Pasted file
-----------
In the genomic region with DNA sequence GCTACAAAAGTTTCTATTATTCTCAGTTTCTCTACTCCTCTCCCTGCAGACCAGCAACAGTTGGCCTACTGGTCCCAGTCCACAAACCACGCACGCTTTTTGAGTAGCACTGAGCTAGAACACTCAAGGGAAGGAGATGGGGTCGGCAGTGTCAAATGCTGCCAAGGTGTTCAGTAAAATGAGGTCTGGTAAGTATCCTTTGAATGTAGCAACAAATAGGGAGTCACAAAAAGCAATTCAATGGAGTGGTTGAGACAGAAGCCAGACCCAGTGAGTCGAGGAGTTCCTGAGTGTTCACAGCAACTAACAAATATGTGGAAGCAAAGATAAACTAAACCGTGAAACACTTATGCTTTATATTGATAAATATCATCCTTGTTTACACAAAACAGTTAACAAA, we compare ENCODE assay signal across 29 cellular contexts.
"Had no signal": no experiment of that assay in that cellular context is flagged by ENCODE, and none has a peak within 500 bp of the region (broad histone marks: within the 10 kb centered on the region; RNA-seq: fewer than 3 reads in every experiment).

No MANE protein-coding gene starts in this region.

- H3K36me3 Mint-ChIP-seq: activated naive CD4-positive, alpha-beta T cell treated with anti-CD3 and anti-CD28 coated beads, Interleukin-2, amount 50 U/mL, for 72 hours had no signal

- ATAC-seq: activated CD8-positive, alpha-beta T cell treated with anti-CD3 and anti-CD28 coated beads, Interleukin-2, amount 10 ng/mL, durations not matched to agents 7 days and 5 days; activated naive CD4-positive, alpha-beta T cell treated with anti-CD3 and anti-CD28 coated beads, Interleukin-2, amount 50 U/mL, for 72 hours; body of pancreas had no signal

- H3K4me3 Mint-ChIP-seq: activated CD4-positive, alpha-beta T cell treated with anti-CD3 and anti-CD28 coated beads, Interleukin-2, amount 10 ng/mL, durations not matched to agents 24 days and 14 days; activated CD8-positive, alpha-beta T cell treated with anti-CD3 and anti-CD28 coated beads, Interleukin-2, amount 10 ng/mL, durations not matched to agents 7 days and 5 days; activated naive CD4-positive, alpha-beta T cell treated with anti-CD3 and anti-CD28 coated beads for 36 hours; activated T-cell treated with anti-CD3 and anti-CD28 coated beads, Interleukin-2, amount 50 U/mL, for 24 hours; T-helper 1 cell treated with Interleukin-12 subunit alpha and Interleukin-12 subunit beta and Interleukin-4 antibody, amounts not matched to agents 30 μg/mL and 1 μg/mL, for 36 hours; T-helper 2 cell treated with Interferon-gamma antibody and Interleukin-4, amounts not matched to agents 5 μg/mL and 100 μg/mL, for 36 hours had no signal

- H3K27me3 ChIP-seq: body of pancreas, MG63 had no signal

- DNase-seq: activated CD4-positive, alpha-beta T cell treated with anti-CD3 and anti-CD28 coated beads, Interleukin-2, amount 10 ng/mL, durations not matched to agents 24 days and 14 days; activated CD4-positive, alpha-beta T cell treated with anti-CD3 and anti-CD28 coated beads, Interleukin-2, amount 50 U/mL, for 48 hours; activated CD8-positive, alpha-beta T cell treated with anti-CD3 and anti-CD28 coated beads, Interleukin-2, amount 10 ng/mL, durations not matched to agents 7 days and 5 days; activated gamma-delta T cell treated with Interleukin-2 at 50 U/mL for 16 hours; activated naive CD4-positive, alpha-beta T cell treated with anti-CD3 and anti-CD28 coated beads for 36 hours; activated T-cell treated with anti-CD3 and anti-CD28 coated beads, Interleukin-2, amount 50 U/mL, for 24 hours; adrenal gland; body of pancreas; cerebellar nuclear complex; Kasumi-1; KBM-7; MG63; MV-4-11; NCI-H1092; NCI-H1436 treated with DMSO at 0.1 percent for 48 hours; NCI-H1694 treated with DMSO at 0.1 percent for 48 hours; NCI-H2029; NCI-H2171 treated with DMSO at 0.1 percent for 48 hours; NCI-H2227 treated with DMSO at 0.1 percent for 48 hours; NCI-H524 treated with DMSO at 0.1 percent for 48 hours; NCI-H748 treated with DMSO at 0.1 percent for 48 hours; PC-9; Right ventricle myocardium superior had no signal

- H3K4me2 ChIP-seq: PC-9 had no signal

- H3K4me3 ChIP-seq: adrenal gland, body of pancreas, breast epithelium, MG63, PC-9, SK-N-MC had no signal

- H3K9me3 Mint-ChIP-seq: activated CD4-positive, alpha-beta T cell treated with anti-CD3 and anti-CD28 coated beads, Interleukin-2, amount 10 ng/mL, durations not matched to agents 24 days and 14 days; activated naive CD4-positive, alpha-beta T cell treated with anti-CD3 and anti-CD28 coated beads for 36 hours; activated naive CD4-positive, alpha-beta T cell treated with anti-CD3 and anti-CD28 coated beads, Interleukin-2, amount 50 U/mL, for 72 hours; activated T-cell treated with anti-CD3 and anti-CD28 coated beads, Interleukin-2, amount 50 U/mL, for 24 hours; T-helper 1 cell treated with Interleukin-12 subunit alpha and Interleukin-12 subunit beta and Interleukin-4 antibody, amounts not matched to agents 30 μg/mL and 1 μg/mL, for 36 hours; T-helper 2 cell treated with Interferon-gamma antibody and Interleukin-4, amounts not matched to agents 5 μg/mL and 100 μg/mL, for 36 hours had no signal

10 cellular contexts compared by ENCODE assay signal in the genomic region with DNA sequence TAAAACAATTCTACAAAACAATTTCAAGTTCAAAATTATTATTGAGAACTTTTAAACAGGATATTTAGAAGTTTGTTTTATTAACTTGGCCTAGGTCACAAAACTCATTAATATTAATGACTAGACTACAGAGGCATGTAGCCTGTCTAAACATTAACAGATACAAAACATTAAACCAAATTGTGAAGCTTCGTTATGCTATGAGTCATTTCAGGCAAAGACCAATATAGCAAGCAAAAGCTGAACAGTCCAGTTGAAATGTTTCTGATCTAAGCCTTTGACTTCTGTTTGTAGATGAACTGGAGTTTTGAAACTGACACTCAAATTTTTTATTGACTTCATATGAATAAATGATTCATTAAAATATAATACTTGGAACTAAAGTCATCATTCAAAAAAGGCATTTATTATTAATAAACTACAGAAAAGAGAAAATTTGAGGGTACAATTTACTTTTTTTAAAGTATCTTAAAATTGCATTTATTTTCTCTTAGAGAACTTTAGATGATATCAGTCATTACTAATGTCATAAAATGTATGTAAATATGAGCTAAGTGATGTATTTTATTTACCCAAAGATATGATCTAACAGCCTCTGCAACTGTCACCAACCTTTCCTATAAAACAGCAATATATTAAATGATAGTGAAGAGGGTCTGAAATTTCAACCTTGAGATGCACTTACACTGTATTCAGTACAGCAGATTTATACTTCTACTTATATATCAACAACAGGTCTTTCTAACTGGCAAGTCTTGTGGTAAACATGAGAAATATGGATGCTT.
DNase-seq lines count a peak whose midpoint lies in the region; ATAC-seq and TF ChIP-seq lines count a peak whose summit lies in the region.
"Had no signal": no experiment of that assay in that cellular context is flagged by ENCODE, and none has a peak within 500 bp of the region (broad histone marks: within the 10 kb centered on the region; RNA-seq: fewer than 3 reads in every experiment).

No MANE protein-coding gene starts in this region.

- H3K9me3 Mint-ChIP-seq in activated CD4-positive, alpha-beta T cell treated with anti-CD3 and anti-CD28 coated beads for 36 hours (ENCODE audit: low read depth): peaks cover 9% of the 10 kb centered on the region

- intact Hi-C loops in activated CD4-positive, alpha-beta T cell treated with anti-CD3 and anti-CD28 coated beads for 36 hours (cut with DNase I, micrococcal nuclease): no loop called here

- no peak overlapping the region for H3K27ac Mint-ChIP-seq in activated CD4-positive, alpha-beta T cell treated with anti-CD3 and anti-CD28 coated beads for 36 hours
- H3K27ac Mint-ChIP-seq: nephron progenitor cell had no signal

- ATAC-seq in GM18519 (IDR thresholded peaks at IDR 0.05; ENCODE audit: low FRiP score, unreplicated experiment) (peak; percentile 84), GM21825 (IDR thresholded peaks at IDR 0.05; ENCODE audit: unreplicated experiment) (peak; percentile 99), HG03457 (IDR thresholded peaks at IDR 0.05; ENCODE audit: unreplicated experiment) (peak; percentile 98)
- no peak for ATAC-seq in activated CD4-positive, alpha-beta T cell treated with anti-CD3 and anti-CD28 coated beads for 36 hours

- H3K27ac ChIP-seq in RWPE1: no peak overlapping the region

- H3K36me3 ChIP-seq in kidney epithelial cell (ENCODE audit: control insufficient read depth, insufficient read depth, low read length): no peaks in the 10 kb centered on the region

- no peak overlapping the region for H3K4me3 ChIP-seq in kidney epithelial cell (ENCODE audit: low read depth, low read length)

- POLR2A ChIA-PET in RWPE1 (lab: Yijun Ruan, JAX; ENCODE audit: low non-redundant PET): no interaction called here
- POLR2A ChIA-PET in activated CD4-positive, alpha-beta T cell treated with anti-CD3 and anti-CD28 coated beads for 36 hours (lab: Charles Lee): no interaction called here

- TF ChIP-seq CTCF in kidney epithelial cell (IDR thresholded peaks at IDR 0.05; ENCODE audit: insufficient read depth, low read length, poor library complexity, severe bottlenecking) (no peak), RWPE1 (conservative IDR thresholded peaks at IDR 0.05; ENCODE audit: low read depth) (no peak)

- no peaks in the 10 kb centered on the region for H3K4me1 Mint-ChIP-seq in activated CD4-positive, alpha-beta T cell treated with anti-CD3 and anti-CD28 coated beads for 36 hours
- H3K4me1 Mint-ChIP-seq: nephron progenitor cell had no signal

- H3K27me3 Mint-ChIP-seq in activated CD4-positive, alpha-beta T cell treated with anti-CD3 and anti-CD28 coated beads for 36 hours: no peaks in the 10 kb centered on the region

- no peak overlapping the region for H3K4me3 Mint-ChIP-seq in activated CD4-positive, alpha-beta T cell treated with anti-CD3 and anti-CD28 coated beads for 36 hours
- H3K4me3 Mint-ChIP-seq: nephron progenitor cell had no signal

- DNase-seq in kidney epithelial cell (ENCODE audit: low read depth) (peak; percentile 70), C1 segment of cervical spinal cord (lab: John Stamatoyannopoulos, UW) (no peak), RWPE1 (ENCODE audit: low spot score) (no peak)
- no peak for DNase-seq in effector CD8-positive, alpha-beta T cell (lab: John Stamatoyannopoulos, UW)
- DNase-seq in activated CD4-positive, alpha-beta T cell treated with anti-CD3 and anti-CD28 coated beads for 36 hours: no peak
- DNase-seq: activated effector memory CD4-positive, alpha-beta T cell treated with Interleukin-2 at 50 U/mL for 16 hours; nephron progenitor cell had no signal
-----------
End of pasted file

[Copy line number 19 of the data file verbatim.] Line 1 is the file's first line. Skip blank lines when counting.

- H3K27ac Mint-ChIP-seq: nephron progenitor cell had no signal